Friday, 20 November 2015

Organizing paint

When you set out to paint a whole house in a very short space of time with a large and changing number of people, organisation is pretty key. I'm not the world's most organised person  - I describe myself as chaotically tidy, in that I've a passion for a clean and tidy house, but I have never mastered the art of replacing everything immediately in its home location the second it is finished with. I have done project management for many years as a trade though, so I know that planning is key to success.

In an earlier post, I talked about the importance of having an idea of the character you want to build in a home, and what colors you plan to choose. I spent a lot of time in Pinterest looking for design ideas, created my own boards, used Design Seeds for color palette selection and used Evernote for co-ordination.

Having the color palette and design ideas early, meant that we could take advantage of flash sales on paint in DIY stores  and start to build stock up before we had people on the ground. It was also pretty vital to have a good stock of paints early : regular runs to the DIY stores are fun, but highly time consuming and definitely eat into your action run rate. We didn't avoid them completely - far from it, but we definitely improved on our ratio from the summer before at the old house. However this left us with a small mountain of paint tins, generally in exactly the same design bar a small printed sticker from the color mix machine.

I came up with the idea of making a couple of small binders  with room colors and instructions. Each page had one room :  the primary areas called out (ceiling, walls, wood, accent wall) and matched with the paint color details - and a swatch from the paint chips in the store taped to it. These were stored at strategic locations ( the kitchen, near the kettle & tea, near the coffee maker) so that people could check what their next color or task would be. It's a little battered now from being well thumbed, but it is still super useful for reminding myself of exact colors for touch ups and fixing small boo-boos that appear over time. So far, I haven't run out of paint, but in previous homes it has enabled me to go and get new pots long after I would otherwise have completely forgotten my choices. Each paint tin was marked with an outsized strip of masking tape on both the side AND the top, with a clear statement of room name, and what area it was intended for. Initially it was in big bold black, but as we ran through tins, and had to relabel, it was what ever writing implement we could find. It's important to have it on both side and top : they do get stacked and having to lift off 3 other pots to see if it's the right one at the bottom is a nuisance, having it on top makes it much more eye catching. Having a a common nomenclature for rooms and paint areas helped a great deal, although we still ran into the odd hiccup - mostly when I changed the room name on the fly!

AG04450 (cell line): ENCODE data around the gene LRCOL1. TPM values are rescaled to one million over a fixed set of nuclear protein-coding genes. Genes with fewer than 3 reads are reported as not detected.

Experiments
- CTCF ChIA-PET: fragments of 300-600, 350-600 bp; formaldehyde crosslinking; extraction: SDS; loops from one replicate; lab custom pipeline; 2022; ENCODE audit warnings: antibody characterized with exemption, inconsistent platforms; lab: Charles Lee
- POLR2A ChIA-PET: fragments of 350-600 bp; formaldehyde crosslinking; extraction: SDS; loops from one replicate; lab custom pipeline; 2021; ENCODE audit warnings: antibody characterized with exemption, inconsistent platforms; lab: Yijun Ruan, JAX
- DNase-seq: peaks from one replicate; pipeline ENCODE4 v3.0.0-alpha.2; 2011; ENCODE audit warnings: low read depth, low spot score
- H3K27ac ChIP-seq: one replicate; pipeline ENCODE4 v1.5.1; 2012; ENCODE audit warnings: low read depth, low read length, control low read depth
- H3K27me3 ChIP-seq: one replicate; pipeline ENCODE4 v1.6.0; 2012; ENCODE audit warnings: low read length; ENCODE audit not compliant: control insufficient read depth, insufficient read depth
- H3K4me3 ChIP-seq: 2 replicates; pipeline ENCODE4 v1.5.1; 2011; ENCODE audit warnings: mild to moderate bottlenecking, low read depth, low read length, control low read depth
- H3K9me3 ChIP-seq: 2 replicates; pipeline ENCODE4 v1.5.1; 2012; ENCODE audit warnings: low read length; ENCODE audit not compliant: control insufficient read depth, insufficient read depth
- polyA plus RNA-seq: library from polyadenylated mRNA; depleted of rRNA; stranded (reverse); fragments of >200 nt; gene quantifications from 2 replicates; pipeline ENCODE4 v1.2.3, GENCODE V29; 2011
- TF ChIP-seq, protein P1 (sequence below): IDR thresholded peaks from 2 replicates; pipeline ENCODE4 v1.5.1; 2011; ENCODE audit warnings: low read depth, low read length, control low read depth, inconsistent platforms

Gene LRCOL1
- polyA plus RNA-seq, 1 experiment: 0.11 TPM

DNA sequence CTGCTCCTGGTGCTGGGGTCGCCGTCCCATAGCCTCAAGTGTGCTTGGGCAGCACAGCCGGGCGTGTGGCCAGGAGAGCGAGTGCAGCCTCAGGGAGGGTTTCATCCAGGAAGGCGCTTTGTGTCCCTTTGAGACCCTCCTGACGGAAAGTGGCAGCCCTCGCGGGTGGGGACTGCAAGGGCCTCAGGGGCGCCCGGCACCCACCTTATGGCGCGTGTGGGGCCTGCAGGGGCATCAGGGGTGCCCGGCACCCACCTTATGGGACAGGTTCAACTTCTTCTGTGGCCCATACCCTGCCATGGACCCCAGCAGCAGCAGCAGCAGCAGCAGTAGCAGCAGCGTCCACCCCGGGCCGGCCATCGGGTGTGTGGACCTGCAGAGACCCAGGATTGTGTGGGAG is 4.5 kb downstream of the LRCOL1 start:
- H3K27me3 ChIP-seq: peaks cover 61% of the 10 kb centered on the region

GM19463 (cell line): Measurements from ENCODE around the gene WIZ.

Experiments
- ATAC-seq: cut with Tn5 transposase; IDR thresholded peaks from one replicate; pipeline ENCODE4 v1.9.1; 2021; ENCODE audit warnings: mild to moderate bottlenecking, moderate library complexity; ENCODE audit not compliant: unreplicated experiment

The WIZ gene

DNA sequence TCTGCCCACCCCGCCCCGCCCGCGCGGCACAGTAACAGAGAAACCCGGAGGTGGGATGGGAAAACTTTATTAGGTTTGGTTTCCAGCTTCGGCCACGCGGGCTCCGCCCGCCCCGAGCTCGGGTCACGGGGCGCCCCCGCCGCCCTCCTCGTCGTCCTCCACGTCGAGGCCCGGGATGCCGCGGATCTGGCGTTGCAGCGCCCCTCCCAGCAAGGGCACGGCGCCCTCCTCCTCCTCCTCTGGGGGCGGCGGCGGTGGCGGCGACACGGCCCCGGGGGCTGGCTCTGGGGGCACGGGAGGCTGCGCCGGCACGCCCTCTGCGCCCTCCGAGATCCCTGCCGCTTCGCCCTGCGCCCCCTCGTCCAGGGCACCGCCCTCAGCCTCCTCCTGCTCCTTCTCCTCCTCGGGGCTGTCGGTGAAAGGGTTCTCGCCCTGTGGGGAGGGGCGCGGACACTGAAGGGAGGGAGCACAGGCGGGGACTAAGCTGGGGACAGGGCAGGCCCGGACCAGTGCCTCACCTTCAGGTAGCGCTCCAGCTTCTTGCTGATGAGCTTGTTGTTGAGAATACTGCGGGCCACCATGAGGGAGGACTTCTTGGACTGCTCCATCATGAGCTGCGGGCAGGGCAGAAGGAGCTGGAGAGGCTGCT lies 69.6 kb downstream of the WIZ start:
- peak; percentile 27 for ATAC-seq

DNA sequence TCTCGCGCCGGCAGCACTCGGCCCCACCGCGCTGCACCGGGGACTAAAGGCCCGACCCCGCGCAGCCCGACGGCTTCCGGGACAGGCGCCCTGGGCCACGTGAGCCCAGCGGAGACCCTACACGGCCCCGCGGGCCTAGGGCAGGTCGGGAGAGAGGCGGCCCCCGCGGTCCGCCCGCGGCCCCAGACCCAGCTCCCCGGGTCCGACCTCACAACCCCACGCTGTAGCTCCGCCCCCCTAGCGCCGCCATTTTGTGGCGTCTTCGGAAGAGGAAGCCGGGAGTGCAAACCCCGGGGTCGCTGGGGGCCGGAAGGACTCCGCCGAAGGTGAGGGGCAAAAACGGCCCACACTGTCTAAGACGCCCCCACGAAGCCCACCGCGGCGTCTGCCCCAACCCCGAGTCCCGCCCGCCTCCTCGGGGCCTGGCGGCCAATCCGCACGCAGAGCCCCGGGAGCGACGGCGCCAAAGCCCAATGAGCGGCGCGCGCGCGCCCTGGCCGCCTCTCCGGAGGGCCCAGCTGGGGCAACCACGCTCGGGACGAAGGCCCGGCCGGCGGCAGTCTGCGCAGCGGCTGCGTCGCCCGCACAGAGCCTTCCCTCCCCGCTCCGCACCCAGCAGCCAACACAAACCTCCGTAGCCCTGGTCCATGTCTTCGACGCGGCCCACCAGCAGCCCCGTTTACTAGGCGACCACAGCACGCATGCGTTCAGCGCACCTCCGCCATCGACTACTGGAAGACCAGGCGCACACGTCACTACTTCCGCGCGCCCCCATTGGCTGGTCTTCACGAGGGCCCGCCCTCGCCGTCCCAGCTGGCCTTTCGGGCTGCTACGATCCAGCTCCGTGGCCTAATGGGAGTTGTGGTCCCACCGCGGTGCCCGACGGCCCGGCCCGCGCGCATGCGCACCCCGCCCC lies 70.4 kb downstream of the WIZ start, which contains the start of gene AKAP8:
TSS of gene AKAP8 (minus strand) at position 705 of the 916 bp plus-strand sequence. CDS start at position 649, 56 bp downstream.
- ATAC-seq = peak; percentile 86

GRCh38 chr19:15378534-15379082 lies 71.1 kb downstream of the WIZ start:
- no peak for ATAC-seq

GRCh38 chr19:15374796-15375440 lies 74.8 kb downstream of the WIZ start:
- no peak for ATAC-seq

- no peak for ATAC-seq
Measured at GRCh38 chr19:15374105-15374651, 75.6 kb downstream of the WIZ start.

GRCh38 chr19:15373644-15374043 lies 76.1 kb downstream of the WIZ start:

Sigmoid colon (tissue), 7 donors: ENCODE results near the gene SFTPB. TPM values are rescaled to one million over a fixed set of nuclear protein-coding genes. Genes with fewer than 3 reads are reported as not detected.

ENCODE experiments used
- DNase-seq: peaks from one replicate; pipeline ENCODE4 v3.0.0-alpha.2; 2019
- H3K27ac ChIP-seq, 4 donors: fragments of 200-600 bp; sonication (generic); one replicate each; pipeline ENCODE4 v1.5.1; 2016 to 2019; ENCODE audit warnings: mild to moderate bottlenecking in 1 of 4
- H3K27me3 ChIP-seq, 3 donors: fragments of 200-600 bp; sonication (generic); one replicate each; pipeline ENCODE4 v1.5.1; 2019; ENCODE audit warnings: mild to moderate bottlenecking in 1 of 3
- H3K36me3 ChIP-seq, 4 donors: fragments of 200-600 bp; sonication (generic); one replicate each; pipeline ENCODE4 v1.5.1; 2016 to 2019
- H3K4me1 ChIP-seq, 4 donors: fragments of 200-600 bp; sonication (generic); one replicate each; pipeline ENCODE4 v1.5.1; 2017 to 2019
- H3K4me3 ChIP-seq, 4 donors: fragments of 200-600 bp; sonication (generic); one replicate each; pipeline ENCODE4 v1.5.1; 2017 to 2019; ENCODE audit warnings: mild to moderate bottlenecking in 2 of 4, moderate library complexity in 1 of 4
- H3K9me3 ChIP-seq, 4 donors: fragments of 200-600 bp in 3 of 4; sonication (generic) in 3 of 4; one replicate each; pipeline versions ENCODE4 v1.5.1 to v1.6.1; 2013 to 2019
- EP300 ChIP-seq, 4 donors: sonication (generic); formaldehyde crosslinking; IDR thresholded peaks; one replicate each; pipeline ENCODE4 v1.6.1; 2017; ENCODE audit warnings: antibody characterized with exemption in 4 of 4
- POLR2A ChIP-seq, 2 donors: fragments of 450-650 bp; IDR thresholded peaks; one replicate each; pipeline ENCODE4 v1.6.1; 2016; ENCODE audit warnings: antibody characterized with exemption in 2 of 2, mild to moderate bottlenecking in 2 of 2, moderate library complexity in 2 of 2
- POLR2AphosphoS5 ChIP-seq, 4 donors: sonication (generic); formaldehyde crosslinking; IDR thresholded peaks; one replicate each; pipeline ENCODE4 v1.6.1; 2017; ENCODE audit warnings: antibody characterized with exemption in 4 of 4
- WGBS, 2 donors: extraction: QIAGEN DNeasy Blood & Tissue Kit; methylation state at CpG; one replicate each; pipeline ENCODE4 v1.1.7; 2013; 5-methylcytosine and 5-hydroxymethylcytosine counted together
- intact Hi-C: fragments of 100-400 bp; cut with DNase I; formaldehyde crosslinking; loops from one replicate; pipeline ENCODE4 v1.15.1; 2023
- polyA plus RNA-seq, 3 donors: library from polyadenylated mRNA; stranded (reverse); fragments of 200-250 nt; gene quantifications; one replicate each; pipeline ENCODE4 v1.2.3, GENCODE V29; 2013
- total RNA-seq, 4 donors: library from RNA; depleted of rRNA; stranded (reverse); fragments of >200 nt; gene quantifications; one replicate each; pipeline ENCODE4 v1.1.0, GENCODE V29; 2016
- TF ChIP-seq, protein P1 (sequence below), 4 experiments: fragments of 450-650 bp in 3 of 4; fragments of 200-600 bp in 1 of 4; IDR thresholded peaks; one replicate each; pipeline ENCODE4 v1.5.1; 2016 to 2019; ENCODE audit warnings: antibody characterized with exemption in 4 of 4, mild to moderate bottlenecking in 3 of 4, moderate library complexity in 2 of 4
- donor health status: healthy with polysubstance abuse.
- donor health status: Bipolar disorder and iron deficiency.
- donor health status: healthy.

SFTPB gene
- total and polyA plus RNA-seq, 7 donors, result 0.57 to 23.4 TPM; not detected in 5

Paint brushes and trays were the next organisation hurdle. With a couple of professional decorators in the team, we took on board their advice that since we had colors that would span multiple rooms, and multiple coats of the same color, we shouldn't clean out the equipment at the end of each painting session, but instead to wrap in airtight plastic bags until the next use point. It saved us a great deal of time (and wasted paint) in clean up but we learned a few lessons along the way :
  • Don't forget to label the plastic bags with the color. They get moved around and it's super hard to identify the different tint shades the next day if you paint in shades of white as I do. And realizing you are on the wrong color halfway across a wall is super frustrating!
  • Do plan to have a lot more brushes, rollers and trays than you originally thought neccessary. I had assumed that one per person would be enough with a few spares, but with people painting multiple colors in a day, that number rocketed up. 
  • Do have a clear plan to decommission and clean up trays for paint colors which are complete : we had quite a few trays that could have been cleared up earlier hanging around, and since we ran out people would wander around grabbing bags that looked out of service in order to equipment themselves with the expected infuriated result when the original painter came back off tea break. 
Masking tape is important for stopping paint from travelling too much, and we used a lot of reels on windows and doors. But there is always a little bit of travel and clean up. I tried again to do accent walls in much darker colors, but I still can't get straight clean lines down the edges. I've tried all sorts of tiny thin brushes, and even masking off areas, but so far it's still smudgy. I've just heard that there is a new decorators masking tape by Frog, which stops the paint from running underneath it - maybe I'll try to do some touch up with that. How do you get straight lines in paint? What is your tip for success?

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